REVIEW: ‘Aquaman’ is flawed, but fun

Despite rocky a rocky reception over several movies, the DC Comics Cinematic Universe still has movies coming out. The latest is this feature following the hero of the deep.

“Aquaman” takes place after the events of last year’s “Justice League” and follows the water-based hero, played by Jason Momoa, whose actual name is Arthur. Embracing the idea of being a hero, Arthur has taken it upon himself to fight crime and rescue people on the high seas.

However, while this is taking place, the politics of his estranged home Atlantis are turning dangerous. Arthur’s half-brother Orm (Patrick Wilson), who’s now a ruler in Atlantis, is fed up with humans negatively impacting the ocean and now wants to launch a war. In order to stop the potential conflict, another Atlantis royal, Mera (Amber Heard), recruits Arthur to take his place as the true king.

I was getting the same vibes from “Aquaman” as I was getting from “Venom,” another comic book based film released earlier this year. Like “Venom,” “Aquaman” is a picture with a dated feel, featuring a story and characters not quite different from any generic mid-2000s or late 90s comic book movie. At the same time, again similar to “Venom,” “Aquaman” does offer some fun.

On the story front, we have the protagonist and a love interest on an adventure to find a special item before the villain can do the bad thing. While there are some bits of intrigue thrown in like a revenge subplot and a political maneuvering by Orm, it’s not incorporated all that well. Films such as “Thor Ragnarok” and “Black Panther” have done the drama of who should rightfully sit on the throne much better.

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Courtesy Warner Bros.

On top of a simplistic story with extra helpings of poorly executed monarchy tropes, “Aquaman” is often a bit too overfilled with exposition.

While the story and plotting trip the movie up here and there, though, there’s no doubt that overall, it’s an entertaining ride. The movie is too long, sure, clocking in at nearly two and a half hours. Yet the pacing is quite fast and the action keeps coming to earn the price of at least a matinee admission.

Part of the reason that some of it works is the film is so willing to jump into the silly side of the genre and not take itself all that seriously. It’s over-the-top, especially when it comes to the sequences in the underwater civilizations, yet it embraces those worlds and it sort of wins a person over. Combined with plenty of action pieces, the film can entice an audience with entertainment value.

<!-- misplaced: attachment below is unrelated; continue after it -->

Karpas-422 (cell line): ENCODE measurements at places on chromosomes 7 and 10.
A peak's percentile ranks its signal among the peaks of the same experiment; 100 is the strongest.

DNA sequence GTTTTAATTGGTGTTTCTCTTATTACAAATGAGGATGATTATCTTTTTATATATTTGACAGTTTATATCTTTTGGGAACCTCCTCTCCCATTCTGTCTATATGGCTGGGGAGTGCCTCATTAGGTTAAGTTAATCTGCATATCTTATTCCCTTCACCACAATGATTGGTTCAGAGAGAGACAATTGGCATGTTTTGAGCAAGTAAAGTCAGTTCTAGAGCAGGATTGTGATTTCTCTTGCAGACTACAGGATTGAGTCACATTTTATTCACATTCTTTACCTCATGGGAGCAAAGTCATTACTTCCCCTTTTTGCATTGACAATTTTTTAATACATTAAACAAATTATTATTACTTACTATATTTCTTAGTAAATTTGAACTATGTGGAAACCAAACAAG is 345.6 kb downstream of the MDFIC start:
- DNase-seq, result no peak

Somewhat hit or miss is the performance of Jason Momoa. From start to finish, Momoa does bring a ton of energy and charisma to the screen in his performance. At the same time, it’s apparent that Momoa is just playing himself in some scenes, without bringing much complexities to the character. It also didn’t help that the character was written without much of an arc.

I was a bit let down by the surrounding cast. Wilson, and Willem Dafoe who portrayed another character from Atlantis, played such stereotypical caricatures without much character. Heard, meanwhile, was pretty good here, but I didn’t find her to have much chemistry with Momoa and the romance felt a bit forced.

“Aquaman” has quite a few flaws keeping it from the upper tier of comic book movies, yet I remained engaged for the most part thanks to the charm of the two lead performers and some impressive action. The latter had especially great moments, with some very nice visuals. 2.75 out of 5.

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Author: Matthew Liedke

My name is Matthew Liedke. I'm a reporter for the Bemidji Pioneer in Minnesota, but I also have a passion for the art of film. This passion led me to start writing about film in 2008. From 2008-2016 I wrote pieces at my own website, After the Movie Reviews. Then, from 2016-May 2018, my write-ups were featured on AreaVoices, a blog network run by Forum Communications Company. Today, I now write film reviews and other pieces here on Word Press. More about me: I'm a 2012 graduate of Minnesota State University Moorhead where I studied journalism and film. Outside of film, I enjoy sports, video games, anime and craft beers.

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